Stratigraphy, Radiocarbon Dating, and Culture History of Charlie Lake Cave, British Columbia


  • Jonathan C. Driver
  • Martin Handly
  • Knut R. Fladmark
  • D. Erle Nelson
  • Gregg M. Sullivan
  • Randall Preston



Paleoindian, Middle Prehistoric, Late Prehistoric, microblade, Holocene, late Pleistocene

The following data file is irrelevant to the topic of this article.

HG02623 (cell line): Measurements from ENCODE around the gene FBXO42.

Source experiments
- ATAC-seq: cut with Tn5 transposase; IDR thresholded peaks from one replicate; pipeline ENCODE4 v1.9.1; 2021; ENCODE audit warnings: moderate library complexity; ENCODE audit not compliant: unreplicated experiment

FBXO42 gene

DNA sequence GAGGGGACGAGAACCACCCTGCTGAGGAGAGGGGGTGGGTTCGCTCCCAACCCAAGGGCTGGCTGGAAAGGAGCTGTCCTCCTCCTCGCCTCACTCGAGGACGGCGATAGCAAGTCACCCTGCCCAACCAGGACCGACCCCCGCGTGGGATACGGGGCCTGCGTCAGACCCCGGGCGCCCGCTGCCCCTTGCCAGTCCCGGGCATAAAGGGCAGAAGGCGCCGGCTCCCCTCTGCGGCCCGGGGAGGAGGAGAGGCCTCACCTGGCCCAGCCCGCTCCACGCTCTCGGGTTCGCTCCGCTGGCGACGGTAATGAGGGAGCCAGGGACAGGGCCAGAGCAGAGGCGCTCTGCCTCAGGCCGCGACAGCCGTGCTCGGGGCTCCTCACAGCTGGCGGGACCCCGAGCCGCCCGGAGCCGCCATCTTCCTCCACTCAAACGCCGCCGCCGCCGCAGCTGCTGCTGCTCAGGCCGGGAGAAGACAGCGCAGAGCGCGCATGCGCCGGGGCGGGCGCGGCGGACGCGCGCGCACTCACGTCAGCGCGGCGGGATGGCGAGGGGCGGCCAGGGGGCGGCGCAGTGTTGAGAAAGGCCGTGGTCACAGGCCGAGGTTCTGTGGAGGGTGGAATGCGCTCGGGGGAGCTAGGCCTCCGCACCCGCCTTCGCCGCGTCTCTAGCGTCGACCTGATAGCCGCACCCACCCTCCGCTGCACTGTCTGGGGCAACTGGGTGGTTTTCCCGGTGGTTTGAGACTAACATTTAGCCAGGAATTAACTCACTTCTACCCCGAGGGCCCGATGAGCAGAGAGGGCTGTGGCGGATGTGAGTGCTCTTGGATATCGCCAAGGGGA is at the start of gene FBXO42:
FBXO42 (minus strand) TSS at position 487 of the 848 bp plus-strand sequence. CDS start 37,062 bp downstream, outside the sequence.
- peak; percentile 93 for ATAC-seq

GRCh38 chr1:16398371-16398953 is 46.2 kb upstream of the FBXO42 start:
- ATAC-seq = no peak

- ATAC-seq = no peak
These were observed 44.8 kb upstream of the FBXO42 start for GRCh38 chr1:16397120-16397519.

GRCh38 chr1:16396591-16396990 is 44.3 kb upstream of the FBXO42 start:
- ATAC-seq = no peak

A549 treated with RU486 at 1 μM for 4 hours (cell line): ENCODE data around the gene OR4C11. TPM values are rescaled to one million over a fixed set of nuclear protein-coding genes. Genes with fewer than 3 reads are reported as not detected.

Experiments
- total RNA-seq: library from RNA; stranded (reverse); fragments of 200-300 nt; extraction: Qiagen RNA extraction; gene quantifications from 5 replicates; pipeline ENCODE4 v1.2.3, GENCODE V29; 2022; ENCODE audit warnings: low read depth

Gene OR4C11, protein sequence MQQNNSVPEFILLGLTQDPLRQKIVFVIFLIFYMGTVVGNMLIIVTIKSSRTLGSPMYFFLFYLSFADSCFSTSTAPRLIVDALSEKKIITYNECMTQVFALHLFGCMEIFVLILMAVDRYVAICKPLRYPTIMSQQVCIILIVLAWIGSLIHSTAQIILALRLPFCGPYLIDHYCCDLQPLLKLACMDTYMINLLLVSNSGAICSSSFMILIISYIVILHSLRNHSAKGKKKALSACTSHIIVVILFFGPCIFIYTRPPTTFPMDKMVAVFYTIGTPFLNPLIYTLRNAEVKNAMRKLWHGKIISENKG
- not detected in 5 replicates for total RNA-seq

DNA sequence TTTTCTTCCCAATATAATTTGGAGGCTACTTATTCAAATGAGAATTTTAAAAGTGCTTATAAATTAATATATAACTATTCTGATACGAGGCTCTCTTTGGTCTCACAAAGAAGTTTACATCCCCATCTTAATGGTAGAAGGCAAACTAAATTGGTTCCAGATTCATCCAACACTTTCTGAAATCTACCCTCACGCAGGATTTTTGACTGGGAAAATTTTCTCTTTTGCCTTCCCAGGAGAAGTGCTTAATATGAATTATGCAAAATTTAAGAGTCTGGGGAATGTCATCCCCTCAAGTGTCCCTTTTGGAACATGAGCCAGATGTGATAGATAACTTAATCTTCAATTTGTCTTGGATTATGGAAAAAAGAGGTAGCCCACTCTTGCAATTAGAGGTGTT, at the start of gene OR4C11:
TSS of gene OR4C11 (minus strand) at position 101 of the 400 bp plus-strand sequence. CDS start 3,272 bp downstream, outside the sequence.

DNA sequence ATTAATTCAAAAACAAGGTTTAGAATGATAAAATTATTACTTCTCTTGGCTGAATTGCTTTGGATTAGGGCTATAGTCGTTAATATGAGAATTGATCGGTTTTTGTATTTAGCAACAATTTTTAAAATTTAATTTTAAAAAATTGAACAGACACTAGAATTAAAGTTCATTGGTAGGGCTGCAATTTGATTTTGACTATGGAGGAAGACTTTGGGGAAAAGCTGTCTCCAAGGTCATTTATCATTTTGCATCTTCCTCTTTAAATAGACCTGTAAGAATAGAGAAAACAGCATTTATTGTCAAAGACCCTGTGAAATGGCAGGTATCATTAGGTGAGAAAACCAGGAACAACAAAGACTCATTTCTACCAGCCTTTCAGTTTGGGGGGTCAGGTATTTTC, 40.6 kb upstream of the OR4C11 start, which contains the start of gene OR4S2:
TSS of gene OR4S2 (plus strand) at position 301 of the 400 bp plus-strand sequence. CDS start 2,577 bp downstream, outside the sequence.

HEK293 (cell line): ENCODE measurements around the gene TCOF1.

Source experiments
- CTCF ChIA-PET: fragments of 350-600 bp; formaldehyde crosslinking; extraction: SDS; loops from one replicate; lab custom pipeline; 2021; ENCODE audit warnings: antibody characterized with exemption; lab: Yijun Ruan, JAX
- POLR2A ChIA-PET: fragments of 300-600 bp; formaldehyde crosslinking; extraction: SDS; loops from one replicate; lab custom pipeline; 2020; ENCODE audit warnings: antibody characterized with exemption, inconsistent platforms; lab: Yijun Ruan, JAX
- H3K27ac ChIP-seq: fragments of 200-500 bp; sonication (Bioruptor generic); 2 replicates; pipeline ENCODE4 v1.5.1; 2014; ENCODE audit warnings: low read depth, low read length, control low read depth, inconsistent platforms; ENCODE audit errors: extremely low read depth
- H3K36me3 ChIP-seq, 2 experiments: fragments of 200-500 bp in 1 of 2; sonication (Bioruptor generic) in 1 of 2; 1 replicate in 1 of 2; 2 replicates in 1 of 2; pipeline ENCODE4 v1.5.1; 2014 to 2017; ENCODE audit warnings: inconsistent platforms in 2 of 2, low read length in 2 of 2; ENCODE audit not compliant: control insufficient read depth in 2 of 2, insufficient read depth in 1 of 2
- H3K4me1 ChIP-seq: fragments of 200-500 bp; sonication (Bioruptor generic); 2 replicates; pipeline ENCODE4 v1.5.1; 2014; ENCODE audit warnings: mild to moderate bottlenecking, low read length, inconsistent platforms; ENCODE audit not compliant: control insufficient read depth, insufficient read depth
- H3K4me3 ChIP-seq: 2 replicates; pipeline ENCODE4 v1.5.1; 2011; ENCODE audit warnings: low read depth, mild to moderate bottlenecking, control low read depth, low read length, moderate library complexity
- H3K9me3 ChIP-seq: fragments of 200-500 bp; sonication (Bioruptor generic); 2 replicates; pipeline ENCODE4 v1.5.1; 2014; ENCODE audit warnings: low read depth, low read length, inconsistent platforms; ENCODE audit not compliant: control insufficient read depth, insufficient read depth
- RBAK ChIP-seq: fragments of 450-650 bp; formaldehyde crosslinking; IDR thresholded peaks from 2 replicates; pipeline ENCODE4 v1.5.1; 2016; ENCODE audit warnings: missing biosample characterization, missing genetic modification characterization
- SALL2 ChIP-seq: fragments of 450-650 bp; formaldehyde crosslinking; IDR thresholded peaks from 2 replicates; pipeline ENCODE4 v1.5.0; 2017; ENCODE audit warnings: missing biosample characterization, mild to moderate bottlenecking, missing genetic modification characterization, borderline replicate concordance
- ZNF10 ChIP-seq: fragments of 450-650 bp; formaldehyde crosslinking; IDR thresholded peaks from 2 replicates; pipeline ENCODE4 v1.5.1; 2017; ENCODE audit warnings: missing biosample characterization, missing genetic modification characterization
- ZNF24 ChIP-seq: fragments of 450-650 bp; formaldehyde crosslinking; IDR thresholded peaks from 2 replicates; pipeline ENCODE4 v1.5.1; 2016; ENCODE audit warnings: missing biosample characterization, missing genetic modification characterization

Three seasons of fieldwork at Charlie Lake Cave, British Columbia, have revealed a sequence of stratified deposits that spans the Late Pleistocene and entire Holocene. Analyses of sediments, radiocarbon dates, faunal remains, and artifacts show that the site was first occupied by people at about 10,500 B.P. when local environments were more open than today. By 9500 B.P., boreal forest had moved into the area, and human use of the site was minimal until about 7000 B.P. when a brief occupation of the site probably included a human burial. Use of the site intensified after about 4500 B.P., possibly because the cave became more accessible. The site was used both as a residential base camp and as a more temporary hunting station or lookout.